When I was a kid, my parents liked listening to Dean Martin. Dino had a beautiful, laid-back voice and sang numerous classics. He also had impeccable comedic timing, which is why he hosted his own variety show on NBC from 1965 to 1974.
As the ratings for his show started to decline, NBC retooled it by having Dean and other celebrities roast members of the Hollywood elite. Modeled after the roasts held at the New York Friars’ Club, the show’s new format demanded less of Dean’s time but still benefited from his cachet and that of the other celebrities. The specials, which ran from 1974 to 1984, featured such legends as Lucille Ball, Johnny Carson, Rich Little, Bob Hope and Don Rickles.
Today, Comedy Central has its own series of celebrity roast specials, which are patterned after the Friars’ and Dean Martin’s roasts. While more vulgar and mean-spirited, the specials have roasted stars such as Donald Trump, Justin Bieber and Charlie Sheen.
One of the more prevalent roasters is comedian Jeff Ross, who dubs himself the Roastmaster General. Ross has even hosted his own roasting specials, going on location to rib members of the Boston Police Department, people being affected by American immigration policies near the U.S.-Mexico border, and even volunteers from towns and cities all across the country.
One such special was held in Texas’ Brazos County Jail, where Ross slammed people in the slammer. While most of the roastees take the ridicule in stride, one of Ross’ victims is now making a federal case out of it.
Gabriel Paul Hall was one of the inmates at Brazos and was one of Ross’ targets. Hall was sentenced to death for murdering a retired professor and the man’s disabled wife. He confessed to the killings, which occurred in 2015 when he was an 18-year-old Texas A&M Consolidated High School student.
At the time the special was filmed, Hall was being held at the Brazos County Detention Center awaiting trial. Unaired footage from the special shows Ross joking with Hall about whether he’d hurt a fly. When Ross asked Hall about hurting people, however, he replied, “Eh, they’re annoying. We’ll leave ‘em to their own devices.”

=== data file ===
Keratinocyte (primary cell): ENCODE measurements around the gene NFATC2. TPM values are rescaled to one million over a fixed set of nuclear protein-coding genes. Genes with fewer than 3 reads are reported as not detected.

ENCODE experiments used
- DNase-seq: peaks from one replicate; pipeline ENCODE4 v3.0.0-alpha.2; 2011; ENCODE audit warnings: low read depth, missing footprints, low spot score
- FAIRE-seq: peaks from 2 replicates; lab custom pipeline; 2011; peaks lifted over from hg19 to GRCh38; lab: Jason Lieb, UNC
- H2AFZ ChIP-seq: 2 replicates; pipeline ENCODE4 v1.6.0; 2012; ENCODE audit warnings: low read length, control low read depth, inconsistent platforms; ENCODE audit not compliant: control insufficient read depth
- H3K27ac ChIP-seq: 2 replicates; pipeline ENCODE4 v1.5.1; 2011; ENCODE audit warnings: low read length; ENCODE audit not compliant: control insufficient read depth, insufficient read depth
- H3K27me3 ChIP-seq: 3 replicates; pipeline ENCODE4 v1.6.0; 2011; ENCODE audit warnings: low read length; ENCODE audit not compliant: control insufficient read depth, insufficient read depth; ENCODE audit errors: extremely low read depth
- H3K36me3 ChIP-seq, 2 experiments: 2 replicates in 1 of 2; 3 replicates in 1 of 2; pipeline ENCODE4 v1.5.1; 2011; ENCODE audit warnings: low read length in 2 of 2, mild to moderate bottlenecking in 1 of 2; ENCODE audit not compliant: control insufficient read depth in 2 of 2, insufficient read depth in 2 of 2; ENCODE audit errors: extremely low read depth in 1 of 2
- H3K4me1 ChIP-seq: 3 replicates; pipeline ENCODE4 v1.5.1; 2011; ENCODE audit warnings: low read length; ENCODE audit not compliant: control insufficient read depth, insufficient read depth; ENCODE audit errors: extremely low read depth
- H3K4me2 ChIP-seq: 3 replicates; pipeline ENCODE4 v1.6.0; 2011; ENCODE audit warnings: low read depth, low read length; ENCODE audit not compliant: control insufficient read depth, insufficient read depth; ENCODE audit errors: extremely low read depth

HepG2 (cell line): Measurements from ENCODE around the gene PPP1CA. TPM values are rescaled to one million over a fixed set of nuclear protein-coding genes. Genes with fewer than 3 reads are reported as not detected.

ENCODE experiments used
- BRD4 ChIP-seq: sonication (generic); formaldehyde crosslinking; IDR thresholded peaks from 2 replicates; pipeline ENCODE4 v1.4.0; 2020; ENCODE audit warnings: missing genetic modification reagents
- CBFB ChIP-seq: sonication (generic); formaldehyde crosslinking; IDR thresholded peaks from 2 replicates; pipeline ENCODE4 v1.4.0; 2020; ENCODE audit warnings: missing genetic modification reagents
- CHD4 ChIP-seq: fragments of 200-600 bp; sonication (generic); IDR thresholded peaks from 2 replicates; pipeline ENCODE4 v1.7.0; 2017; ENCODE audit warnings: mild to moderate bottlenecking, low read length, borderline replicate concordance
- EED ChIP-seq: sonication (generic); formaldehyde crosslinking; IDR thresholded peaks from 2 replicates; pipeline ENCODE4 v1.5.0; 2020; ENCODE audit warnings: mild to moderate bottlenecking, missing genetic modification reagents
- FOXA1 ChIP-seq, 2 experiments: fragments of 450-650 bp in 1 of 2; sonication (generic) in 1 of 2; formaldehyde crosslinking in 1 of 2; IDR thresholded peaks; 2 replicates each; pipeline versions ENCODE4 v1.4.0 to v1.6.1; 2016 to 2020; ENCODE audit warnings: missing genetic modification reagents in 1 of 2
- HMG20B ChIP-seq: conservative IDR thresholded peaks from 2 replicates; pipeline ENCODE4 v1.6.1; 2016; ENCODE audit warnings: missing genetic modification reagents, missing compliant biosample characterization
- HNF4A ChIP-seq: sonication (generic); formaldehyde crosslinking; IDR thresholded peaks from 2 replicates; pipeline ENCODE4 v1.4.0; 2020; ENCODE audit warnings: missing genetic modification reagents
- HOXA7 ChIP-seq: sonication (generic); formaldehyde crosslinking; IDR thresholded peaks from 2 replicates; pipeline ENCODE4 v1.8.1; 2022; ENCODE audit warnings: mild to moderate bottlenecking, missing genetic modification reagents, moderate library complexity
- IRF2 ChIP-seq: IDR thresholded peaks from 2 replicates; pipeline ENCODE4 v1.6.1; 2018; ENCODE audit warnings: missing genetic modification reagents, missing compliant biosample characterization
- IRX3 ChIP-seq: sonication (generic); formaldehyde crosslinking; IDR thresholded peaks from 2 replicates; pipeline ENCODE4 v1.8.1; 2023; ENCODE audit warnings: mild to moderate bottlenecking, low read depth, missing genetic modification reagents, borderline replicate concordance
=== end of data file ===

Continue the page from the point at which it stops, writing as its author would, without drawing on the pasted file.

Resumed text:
McKenzie Edwards, Robert C. Owen and Raoul D. Schonemann are attorneys representing Hall and they have petitioned the United States Supreme Court to have his death sentence overturned because prosecutors violated Hall’s Sixth Amendment rights to an impartial jury.
The attorneys argue that Ross and his nine-person film crew were allowed to interview Hall without first informing his attorneys, who had requested that sheriff’s deputies seek their consent before allowing Hall to have contact with anyone. Even worse, they claim, the footage was then used by prosecutors to help prejudice the jury against Hall, leading to his death sentence.
“A Texas jail volunteered to let Comedy Central comedian Jeff Ross roast its inmates,” Edwards tweeted. “It encouraged inmates to participate. Texas then used the footage to sentence my client, Gabriel Hall, to death. We’re asking SCOTUS to review the constitutionality of Mr. Hall’s sentence.”
According to Hall’s petition, the footage contained “numerous vulgar provocations by Ross and damaging responses from Petitioner (Hall).” It also alleged, “The State gave a third-party civilian otherwise unobtainable physical access to Petitioner and then used the statements that civilian elicited from Petitioner as evidence against petitioner at the penalty phase of his capital murder trial.”
I think that even Jeff Ross would agree that with stakes this high, Hall’s case is no laughing matter.